Add yet another ball prop into the scene, rename it to 'Moon' and display its origin. Scale the 'Moon' to 50%, change the OriginY to 0.050 and the yTran to -0.050.
Go back to the planet texture website and download one of the 'Moon' textures.
Now that we have a texture for the moon, go into the 'Render' menu, selecting the 'Materials…' option again.
Make sure that the 'Moon' is the selected Object so that we apply the changes to the right object.
Load the Moon texture that you saved into both the Texture Map option and the Bump Map option. We can get away with this because the texture is already a grayscale image. When you load the jpg file into the Bump Map option you may get a prompt to allow Poser to convert the bump map to a .bum file, click Ok and let it do the conversion for you.
Set the 'Highlight Size' slider to 0%, just like we did with the Planet.
Back to the scene, and we can't see the moon because it's essentially inside the planet. So change the Moon's xTran to 0.600 and it's OriginX to -0.600 and it should pop outside of the planet.
We do this because we want to make sure that the origin is at the centre of the planet.
To see what's happening with the moon and it's origin, turn the origin off for the Planet and the Planet Cloud objects and change the view to outline. You should see a green origin at the centre of the planet about the same size as the moon, like in the screen below.
A final tweak for the moon is to parent it to the Planet, so with the Moon selected, go to the 'Object' menu and select the 'Change Parent' option. Select the Planet object from the list and click on OK. This will make the moon follow the planet if you move it around, just like the clouds.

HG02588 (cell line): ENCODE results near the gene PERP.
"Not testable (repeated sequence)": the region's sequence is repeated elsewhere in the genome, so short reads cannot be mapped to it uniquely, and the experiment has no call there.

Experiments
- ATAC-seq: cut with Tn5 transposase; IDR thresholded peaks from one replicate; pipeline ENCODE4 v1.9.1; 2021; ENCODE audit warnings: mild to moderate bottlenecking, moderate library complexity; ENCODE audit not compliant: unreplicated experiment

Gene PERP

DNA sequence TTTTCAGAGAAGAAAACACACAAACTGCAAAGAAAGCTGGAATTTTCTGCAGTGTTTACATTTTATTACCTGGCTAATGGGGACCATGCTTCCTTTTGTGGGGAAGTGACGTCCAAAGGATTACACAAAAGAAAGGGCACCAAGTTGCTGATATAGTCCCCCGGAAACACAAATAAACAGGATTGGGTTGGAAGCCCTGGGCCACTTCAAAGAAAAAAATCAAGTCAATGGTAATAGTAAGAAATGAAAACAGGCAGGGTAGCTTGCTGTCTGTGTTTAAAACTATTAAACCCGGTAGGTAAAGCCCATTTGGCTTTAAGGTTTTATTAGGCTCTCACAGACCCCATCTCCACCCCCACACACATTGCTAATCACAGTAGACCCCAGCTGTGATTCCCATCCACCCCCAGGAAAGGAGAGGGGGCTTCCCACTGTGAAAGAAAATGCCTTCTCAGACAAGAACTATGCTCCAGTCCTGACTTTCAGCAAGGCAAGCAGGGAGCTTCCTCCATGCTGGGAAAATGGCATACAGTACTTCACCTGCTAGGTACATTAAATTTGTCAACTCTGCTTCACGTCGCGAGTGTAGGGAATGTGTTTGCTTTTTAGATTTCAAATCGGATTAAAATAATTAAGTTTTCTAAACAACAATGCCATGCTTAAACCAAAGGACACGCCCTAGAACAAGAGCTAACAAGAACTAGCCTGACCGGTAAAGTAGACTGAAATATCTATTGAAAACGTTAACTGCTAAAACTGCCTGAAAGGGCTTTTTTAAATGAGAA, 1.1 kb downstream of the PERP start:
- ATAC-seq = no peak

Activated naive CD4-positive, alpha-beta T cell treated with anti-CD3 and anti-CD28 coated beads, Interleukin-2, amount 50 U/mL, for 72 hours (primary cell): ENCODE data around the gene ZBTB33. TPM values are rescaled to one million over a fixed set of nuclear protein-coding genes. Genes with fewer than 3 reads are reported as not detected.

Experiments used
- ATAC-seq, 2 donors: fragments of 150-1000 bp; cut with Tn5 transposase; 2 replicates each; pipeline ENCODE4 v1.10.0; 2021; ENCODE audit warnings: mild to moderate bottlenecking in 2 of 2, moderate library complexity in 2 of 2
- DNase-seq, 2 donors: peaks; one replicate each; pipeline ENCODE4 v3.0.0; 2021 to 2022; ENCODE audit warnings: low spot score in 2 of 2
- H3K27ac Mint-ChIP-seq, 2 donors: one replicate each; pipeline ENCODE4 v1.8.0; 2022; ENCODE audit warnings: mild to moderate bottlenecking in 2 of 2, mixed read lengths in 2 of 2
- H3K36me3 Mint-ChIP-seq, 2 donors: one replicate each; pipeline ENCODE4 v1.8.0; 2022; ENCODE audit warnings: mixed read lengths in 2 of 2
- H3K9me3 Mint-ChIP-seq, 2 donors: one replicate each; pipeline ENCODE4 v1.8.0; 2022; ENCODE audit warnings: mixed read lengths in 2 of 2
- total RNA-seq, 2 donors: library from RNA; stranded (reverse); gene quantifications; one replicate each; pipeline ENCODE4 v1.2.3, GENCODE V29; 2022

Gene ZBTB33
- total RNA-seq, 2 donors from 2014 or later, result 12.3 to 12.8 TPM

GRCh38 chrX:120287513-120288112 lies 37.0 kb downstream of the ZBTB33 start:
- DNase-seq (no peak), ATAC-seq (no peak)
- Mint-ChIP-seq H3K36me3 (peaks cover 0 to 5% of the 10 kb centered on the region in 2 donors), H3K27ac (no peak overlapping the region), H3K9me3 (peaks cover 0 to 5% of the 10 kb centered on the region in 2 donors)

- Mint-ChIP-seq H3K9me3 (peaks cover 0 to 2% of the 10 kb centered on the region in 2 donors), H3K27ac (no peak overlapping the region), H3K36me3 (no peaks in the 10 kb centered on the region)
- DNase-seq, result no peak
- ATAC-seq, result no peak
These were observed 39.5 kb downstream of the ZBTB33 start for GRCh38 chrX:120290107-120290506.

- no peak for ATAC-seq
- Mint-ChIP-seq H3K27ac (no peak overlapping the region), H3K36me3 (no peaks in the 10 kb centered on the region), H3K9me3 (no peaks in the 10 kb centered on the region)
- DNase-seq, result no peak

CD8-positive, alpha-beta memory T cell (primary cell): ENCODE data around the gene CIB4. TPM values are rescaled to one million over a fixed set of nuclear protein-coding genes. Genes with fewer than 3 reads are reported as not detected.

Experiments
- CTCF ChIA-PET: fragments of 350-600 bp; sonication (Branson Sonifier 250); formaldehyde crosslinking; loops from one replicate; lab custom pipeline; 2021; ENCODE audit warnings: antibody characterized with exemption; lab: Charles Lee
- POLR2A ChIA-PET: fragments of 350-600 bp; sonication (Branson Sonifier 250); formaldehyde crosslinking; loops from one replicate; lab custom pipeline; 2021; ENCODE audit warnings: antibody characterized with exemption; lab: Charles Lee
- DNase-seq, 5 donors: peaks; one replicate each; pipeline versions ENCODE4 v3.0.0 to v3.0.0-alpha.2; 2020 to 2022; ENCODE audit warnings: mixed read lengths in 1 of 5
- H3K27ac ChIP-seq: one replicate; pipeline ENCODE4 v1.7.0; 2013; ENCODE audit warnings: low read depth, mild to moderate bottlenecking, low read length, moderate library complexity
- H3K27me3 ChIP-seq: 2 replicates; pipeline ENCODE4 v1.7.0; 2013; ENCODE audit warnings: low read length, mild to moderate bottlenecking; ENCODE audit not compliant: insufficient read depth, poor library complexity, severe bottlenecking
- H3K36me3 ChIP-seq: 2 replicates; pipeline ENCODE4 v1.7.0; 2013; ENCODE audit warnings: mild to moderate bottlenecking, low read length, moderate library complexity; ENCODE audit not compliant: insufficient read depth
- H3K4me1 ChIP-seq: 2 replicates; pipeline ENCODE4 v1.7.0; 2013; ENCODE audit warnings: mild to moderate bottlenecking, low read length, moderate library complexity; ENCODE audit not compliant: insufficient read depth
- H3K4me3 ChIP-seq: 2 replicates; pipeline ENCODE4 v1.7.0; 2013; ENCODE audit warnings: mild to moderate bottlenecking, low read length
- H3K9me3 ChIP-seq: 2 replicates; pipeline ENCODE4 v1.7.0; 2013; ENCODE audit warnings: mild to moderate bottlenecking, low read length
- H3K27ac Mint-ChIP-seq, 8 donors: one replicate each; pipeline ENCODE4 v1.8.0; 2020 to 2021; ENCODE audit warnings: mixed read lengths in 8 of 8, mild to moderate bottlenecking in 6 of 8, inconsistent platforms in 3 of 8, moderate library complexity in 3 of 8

Now let's look at a render of the scene.
The good thing about putting the origin of the moon in the centre of the planet is that if we want to make the moon orbit the planet we just have to change one of the Rotate values. Here are a couple of renders, the first with a yRotate of 45 and the second with a yRotate of 200.
There we are, a complete little set up with a planet, it's cloud cover and a moon (or more if you got carried away).
The good thing about parenting things to the planet is that if you move, scale, rotate or otherwise mess around with the planet, the child objects will be affected in the same way.
If you wanted to make the cloud cover rotate around the planet, just change its rotate values.
If you want the moon to rotate or spin around as it orbits the planet, you'll need to place another object in the scene. What you would do is set up an object called 'moon placer' which is smaller than the moon and set it up in exactly the same way as you would the moon, basically setting its origin to the centre of the planet and also parenting it to the planet. You then create the moon object but place it's origin in the centre of itself as you do the planet (OriginY=0.050), but position the moon in exactly the same place as the 'moon placer'. You then parent the moon to the moon placer. The moon will now spin around its own origin and follow the moon placer as the moon placer orbits the planet.
If you'really want to get carried away, you could create the whole solar system revolving around a central sun instead of a planet.